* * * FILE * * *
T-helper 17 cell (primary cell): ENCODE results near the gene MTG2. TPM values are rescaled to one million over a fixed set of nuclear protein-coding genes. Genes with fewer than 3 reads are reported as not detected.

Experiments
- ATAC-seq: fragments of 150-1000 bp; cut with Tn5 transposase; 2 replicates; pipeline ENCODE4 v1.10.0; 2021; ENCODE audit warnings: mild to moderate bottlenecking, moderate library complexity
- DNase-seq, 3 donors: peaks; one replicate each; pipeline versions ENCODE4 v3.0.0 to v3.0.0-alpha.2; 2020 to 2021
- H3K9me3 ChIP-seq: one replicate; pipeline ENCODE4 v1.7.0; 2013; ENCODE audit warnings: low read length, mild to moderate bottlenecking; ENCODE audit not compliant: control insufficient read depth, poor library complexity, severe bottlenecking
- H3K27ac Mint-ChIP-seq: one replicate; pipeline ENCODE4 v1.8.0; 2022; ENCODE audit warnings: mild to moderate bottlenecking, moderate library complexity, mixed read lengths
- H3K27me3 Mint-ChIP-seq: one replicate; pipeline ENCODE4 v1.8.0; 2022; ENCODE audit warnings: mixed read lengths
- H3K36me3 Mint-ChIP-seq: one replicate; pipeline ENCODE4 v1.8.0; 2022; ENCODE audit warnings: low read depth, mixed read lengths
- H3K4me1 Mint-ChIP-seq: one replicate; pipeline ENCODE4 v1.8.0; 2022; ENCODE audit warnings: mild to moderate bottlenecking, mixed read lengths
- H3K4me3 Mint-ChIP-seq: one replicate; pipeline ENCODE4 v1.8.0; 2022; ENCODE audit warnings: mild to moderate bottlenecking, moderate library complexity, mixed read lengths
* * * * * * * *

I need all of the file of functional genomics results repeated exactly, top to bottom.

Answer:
T-helper 17 cell (primary cell): ENCODE results near the gene MTG2. TPM values are rescaled to one million over a fixed set of nuclear protein-coding genes. Genes with fewer than 3 reads are reported as not detected.

Experiments
- ATAC-seq: fragments of 150-1000 bp; cut with Tn5 transposase; 2 replicates; pipeline ENCODE4 v1.10.0; 2021; ENCODE audit warnings: mild to moderate bottlenecking, moderate library complexity
- DNase-seq, 3 donors: peaks; one replicate each; pipeline versions ENCODE4 v3.0.0 to v3.0.0-alpha.2; 2020 to 2021
- H3K9me3 ChIP-seq: one replicate; pipeline ENCODE4 v1.7.0; 2013; ENCODE audit warnings: low read length, mild to moderate bottlenecking; ENCODE audit not compliant: control insufficient read depth, poor library complexity, severe bottlenecking
- H3K27ac Mint-ChIP-seq: one replicate; pipeline ENCODE4 v1.8.0; 2022; ENCODE audit warnings: mild to moderate bottlenecking, moderate library complexity, mixed read lengths
- H3K27me3 Mint-ChIP-seq: one replicate; pipeline ENCODE4 v1.8.0; 2022; ENCODE audit warnings: mixed read lengths
- H3K36me3 Mint-ChIP-seq: one replicate; pipeline ENCODE4 v1.8.0; 2022; ENCODE audit warnings: low read depth, mixed read lengths
- H3K4me1 Mint-ChIP-seq: one replicate; pipeline ENCODE4 v1.8.0; 2022; ENCODE audit warnings: mild to moderate bottlenecking, mixed read lengths
- H3K4me3 Mint-ChIP-seq: one replicate; pipeline ENCODE4 v1.8.0; 2022; ENCODE audit warnings: mild to moderate bottlenecking, moderate library complexity, mixed read lengths